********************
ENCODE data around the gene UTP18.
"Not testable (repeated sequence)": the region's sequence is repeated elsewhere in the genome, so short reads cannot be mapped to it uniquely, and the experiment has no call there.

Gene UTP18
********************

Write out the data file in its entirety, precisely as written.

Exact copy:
ENCODE data around the gene UTP18.
"Not testable (repeated sequence)": the region's sequence is repeated elsewhere in the genome, so short reads cannot be mapped to it uniquely, and the experiment has no call there.

Gene UTP18